Monthly Archives: October 2009

Another stop in Metro-land: Great Missenden

The Mule is gradually visiting the varied places that comprise Metro-land, as the area along the Metropolitan Railway (now Metropolitan Line on the tube) was marketed in the 1920s.

Our latest trip is to Great Missenden. A large village located in the Chilterns, it is best known for being home to Roald Dahl and there’s now a museum to the man and the characters of his books, making it a popular family destination. The village is full of picturesque, historic buildings, which also makes it worth a wander around with a camera, which is precisely what we did. Take a look at our photos of Great Missenden on Flickr. There’s also a good selection of cafes, pubs and interesting shops.

Great Missenden

Here are photos of other stops in Metro-land we’ve visited, on our Flickr channel:

Aylesbury
Wendover
Chorleywood
Rickmansworth

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The Roman Credit Crunch AD 33

Translation by the Internet Classics Archive:

Meanwhile, a powerful host of accusers fell with sudden fury on the class which systematically increased its wealth by usury in defiance of a law passed by Caesar the Dictator defining the terms of lending money and of holding estates in Italy, a law long obsolete because the public good is sacrificed to private interest. The curse of usury was indeed of old standing in Rome and a most frequent cause of sedition and discord, and it was therefore repressed even in the early days of a less corrupt morality. First, the Twelve Tables prohibited any one from exacting more than 10 per cent, when, previously, the rate had depended on the caprice of the wealthy. Subsequently, by a bill brought in by the tribunes, interest was reduced to half that amount, and finally compound interest was wholly forbidden. A check too was put by several enactments of the people on evasions which, though continually put down, still, through strange artifices, reappeared. On this occasion, however, Gracchus, the praetor, to whose jurisdiction the inquiry had fallen, felt himself compelled by the number of persons endangered to refer the matter to the Senate. In their dismay the senators, not one of whom was free from similar guilt, threw themselves on the emperor’s indulgence. He yielded, and a year and six months were granted, within which every one was to settle his private accounts conformably to the requirements of the law.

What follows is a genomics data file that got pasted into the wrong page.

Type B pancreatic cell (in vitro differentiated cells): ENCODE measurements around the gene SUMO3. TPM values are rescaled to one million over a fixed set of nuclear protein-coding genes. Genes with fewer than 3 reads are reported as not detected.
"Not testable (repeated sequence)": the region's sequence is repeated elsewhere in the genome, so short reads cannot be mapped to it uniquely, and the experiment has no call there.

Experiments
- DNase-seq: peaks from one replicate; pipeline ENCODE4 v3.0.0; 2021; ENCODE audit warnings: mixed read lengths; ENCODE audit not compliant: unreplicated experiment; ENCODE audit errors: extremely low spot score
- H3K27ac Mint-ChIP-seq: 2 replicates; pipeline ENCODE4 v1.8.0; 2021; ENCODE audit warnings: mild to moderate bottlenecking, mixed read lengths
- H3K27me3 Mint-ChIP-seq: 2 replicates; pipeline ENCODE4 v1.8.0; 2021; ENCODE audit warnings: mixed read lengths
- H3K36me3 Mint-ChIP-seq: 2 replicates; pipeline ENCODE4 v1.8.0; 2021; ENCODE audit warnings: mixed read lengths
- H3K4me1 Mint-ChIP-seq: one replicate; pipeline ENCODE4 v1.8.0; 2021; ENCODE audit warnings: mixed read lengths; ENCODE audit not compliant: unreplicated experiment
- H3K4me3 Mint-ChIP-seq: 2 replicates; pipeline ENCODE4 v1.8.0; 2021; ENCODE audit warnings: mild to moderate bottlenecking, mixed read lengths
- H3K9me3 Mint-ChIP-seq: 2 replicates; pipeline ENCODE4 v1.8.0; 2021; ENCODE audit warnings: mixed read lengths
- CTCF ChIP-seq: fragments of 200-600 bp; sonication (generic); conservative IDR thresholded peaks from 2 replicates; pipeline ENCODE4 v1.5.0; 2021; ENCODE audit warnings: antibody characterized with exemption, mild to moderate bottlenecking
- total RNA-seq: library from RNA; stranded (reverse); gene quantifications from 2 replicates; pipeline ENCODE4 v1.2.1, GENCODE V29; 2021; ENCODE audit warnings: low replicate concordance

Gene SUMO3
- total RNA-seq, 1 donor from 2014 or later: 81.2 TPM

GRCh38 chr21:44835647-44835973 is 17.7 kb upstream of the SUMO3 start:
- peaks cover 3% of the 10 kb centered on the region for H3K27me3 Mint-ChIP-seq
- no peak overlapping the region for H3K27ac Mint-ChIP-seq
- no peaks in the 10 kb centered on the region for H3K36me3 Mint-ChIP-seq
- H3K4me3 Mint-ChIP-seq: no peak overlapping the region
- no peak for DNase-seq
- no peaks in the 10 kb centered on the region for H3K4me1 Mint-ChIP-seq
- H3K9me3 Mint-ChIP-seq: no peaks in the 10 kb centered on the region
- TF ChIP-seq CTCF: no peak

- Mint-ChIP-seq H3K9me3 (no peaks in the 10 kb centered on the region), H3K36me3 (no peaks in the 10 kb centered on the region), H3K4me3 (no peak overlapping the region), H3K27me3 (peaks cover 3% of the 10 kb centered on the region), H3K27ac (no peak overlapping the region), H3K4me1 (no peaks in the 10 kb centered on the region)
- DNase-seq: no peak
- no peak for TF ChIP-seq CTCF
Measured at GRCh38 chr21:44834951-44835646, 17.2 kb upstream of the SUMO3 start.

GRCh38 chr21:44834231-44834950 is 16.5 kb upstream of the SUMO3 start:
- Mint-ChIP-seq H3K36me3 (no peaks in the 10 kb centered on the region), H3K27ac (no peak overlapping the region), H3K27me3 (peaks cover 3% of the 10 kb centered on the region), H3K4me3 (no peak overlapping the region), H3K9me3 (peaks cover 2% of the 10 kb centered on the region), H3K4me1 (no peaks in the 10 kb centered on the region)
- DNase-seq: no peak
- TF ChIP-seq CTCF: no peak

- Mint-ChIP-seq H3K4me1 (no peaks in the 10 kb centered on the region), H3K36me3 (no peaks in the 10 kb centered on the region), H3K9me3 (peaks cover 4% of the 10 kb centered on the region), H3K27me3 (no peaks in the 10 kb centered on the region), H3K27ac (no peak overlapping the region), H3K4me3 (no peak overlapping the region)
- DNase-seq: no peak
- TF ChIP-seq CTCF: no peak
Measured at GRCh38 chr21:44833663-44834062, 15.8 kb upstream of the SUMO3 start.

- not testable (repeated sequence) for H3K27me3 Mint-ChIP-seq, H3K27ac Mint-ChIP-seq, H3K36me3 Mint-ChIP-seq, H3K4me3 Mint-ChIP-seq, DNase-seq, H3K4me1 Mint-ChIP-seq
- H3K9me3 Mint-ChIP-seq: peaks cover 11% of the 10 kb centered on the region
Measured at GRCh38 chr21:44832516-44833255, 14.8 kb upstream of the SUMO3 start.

Hence followed a scarcity of money, a great shock being given to all credit, the current coin too, in consequence of the conviction of so many persons and the sale of their property, being locked up in the imperial treasury or the public exchequer. To meet this, the Senate had directed that every creditor should have two-thirds his capital secured on estates in Italy. Creditors however were suing for payment in full, and it was not respectable for persons when sued to break faith. So, at first, there were clamorous meetings and importunate entreaties; then noisy applications to the praetor’s court. And the very device intended as a remedy, the sale and purchase of estates, proved the contrary, as the usurers had hoarded up all their money for buying land. The facilities for selling were followed by a fall of prices, and the deeper a man was in debt, the more reluctantly did he part with his property, and many were utterly ruined. The destruction of private wealth precipitated the fall of rank and reputation, till at last the emperor interposed his aid by distributing throughout the banks a hundred million sesterces, and allowing freedom to borrow without interest for three years, provided the borrower gave security to the State in land to double the amount. Credit was thus restored, and gradually private lenders were found. The purchase too of estates was not carried out according to the letter of the Senate’s decree, rigour at the outset, as usual with such matters, becoming negligence in the end.